Making Sense of the New Inheritance Tax Rules

new inheritance tax rules

As part of his 2021 budget, Chancellor Rishi Sunak announced a series of minor alterations to the rules regarding inheritance tax. Specifically, Sunak confirmed that the residence nil-rate band will be frozen temporarily, but how will the alterations set to come into place after April affect the average UK resident?

When a person dies, the total value of their estate is subject to taxation at the time it is passed on to their beneficiaries. This includes the cumulative value of their possessions, their property, and their savings. HM Revenue and Customs claims a share of the proceeds in the form of inheritance tax.

Outlined in this year’s budget, Mr Sunak confirmed a series of minor alterations to the inheritance tax system, which could result in some people paying more than in years gone by. Until now, the minimum threshold after which inheritance tax applies has stood at £325,000. This has meant that for a number of years, only those inheriting combined assets valued in excess of £325,000 have been required to pay inheritance tax.

This year’s big announcement regarding inheritance tax policy was the addition of a further £175,000 allowance, specifically for passing a home on to a child or grandchild. The full £325,000 original allowance still applies, though is now coupled with an additional allowance of £175,000.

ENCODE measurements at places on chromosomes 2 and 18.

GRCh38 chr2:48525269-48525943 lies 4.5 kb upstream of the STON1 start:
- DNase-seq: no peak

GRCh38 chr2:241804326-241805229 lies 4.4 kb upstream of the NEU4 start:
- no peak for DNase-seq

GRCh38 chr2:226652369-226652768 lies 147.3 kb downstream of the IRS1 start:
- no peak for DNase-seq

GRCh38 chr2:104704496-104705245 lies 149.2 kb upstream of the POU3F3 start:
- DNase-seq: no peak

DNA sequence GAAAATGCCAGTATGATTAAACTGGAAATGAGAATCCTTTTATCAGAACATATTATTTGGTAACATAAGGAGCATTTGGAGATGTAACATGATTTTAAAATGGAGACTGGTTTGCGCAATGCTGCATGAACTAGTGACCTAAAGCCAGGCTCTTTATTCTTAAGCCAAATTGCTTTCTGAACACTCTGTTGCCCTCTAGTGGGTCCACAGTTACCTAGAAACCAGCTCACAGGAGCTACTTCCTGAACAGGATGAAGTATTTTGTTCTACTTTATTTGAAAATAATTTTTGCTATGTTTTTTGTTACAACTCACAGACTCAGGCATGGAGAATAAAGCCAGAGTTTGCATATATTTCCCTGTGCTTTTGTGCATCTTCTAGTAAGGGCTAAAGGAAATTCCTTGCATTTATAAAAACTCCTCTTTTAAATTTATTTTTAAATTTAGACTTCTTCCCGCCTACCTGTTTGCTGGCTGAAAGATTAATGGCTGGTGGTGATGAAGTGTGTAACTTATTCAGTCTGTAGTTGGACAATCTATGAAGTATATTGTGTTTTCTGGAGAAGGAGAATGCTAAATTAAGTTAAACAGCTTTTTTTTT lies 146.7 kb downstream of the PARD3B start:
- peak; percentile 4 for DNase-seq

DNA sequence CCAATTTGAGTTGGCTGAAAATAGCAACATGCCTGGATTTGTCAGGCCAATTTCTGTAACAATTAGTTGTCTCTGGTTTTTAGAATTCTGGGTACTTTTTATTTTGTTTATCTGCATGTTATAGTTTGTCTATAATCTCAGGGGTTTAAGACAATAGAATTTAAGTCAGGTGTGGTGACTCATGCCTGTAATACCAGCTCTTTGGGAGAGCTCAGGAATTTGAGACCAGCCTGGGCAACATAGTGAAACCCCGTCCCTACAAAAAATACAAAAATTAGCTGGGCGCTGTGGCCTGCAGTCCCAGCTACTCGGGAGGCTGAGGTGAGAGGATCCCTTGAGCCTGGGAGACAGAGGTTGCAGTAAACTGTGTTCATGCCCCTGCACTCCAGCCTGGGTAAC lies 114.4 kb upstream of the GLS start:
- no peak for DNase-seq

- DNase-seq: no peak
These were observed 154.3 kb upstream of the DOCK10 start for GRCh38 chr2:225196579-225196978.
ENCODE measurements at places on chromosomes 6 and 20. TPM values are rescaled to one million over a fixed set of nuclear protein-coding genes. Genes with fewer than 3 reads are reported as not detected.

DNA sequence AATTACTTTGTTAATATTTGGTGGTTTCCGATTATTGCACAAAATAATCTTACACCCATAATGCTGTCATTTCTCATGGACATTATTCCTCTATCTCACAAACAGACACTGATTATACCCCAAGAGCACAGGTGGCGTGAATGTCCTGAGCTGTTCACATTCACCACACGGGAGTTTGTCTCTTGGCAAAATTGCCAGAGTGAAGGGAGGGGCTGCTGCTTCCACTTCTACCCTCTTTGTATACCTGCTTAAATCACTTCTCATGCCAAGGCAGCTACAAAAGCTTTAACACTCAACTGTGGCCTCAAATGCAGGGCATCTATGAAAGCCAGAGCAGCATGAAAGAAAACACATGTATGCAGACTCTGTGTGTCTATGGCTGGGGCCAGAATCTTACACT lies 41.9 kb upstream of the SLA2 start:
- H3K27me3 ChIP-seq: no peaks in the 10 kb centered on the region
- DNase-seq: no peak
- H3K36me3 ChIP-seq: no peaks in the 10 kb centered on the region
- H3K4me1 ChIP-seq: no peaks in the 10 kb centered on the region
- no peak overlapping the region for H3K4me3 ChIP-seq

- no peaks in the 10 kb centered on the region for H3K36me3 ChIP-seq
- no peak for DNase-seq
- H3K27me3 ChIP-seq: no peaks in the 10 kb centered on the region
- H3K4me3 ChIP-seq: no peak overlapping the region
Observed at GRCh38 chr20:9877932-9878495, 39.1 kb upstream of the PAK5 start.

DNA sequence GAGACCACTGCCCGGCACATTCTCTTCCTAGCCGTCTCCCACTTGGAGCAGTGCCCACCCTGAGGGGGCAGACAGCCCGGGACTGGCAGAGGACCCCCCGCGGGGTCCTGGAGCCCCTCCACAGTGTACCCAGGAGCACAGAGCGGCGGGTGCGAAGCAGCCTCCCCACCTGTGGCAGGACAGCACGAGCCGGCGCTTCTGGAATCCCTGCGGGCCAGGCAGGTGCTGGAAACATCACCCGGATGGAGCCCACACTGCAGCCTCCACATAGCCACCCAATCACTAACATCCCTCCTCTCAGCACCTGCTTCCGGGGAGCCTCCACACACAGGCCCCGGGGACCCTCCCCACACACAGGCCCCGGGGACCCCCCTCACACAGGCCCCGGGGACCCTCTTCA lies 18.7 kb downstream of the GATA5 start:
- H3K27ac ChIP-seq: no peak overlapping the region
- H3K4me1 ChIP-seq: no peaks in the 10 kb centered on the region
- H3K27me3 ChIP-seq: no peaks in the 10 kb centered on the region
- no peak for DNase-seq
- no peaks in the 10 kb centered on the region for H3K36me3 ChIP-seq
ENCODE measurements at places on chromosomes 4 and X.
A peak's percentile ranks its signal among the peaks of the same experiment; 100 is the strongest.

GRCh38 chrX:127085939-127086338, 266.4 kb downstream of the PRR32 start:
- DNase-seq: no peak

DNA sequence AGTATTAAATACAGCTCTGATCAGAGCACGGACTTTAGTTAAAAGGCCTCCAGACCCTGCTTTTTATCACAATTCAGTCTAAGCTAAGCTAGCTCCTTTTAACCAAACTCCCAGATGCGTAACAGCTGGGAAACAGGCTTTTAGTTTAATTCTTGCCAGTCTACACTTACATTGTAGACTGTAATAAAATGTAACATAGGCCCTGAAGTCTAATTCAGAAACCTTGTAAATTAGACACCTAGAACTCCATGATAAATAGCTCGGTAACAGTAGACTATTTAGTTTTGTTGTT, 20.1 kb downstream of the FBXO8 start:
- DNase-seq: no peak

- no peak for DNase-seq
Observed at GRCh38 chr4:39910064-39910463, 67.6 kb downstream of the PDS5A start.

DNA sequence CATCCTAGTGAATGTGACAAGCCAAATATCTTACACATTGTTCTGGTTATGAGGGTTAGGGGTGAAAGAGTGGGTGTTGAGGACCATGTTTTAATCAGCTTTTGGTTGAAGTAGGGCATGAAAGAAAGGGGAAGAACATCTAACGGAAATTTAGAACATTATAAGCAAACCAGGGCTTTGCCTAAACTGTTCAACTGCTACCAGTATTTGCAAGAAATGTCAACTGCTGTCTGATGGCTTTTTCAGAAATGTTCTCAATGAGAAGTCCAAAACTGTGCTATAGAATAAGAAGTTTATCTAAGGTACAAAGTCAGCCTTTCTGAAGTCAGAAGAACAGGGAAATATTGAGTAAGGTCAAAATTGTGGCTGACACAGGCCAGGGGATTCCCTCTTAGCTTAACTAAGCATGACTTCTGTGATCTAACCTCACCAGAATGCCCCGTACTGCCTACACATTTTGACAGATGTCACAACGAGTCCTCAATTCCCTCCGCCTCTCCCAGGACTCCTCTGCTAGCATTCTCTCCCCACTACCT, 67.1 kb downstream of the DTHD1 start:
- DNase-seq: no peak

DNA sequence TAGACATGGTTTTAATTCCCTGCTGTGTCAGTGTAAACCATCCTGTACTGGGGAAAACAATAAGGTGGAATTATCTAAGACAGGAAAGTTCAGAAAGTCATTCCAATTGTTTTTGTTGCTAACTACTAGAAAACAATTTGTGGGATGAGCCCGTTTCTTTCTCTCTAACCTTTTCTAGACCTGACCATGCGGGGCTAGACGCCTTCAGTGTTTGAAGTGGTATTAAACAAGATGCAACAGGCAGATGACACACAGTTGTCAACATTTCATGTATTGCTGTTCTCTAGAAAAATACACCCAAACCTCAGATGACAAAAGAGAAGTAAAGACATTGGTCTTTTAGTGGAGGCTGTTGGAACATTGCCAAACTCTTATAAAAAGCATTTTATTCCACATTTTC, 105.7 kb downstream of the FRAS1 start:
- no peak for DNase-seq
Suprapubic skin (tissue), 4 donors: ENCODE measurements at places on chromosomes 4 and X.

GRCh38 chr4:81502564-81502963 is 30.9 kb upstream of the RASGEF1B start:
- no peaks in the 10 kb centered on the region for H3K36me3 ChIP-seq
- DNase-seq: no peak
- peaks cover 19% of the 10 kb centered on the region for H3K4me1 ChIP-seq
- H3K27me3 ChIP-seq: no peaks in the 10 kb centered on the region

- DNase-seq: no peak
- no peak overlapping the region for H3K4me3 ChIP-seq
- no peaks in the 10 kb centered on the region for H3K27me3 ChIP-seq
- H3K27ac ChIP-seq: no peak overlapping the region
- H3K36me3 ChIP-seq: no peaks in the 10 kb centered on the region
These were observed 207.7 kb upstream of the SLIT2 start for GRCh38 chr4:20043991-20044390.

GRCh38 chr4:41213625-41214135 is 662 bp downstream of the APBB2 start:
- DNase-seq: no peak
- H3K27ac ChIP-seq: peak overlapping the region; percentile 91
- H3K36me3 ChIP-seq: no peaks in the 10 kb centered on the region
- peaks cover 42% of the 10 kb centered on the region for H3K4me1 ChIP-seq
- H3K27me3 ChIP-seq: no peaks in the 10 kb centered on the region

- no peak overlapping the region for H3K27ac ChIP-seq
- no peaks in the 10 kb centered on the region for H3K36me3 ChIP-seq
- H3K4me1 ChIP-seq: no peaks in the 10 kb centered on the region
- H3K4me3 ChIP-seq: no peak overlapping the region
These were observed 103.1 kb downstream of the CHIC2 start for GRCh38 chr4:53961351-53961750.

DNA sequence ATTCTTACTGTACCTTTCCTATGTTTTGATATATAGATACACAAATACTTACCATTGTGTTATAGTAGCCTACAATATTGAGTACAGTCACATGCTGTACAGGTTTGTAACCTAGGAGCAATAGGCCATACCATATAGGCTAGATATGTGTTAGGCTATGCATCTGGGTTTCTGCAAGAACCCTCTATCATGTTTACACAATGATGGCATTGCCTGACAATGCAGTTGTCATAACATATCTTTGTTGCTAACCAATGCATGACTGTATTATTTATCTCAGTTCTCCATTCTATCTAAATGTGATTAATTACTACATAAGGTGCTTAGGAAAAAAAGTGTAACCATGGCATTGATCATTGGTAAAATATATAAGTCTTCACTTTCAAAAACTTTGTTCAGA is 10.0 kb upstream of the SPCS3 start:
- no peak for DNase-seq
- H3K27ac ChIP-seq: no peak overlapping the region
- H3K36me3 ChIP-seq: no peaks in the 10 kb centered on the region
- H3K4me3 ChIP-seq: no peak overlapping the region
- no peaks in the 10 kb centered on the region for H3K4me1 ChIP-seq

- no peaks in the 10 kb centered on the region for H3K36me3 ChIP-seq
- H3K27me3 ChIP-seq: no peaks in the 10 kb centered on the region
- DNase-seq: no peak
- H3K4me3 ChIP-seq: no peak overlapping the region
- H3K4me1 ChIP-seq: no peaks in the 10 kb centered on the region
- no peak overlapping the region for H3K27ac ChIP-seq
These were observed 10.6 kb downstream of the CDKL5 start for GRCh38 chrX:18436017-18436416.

This further £175,000 allowance, officially called the residence nil-rate band, effectively means that if an estate is allocated to a beneficiary who is a direct descendant of the deceased, no inheritance tax will be payable on the first £500,000 of its value. Many had expected this £175,000 allowance to be increased in accordance with inflation, but we now know it will stay at the same level.

In addition, some have criticised the government for failing to increase the standard inheritance tax threshold in more than a decade. The most recent increase occurred in April 2009, when the threshold was changed from £312,000 to the current £325,000. Critics argue that this fails to take inflation or rapidly elevating property prices into account, ultimately resulting in more beneficiaries than ever before facing an elevated inheritance tax.

Speaking on behalf of MoneySavingExpert, money editor Johanna Noble pointed out that what appears to be a positive announcement on the surface could actually result in more people finding themselves liable for inheritance tax.

The best thing to do is to make sure you have an up-to-date will, she added.

“While a freeze in inheritance tax may sound like a good thing, it means that in the long run, more people will pay it, and those who do will pay more,” she told

“This is because the value of assets such as homes, cash, and investments is likely to rise with inflation, as will wages, pushing some estates over the threshold when you’ll start paying tax and making more of the estate taxable.

“The most important thing to do is make sure you’ve got a will in place so your estate goes where you want it to. It’s also worth considering if you want to gift some money before you die, as some smaller gifts, including wedding and charity gifts, are exempt.

“However, if you have sizeable assets, it’s worth getting tax advice from a professional.”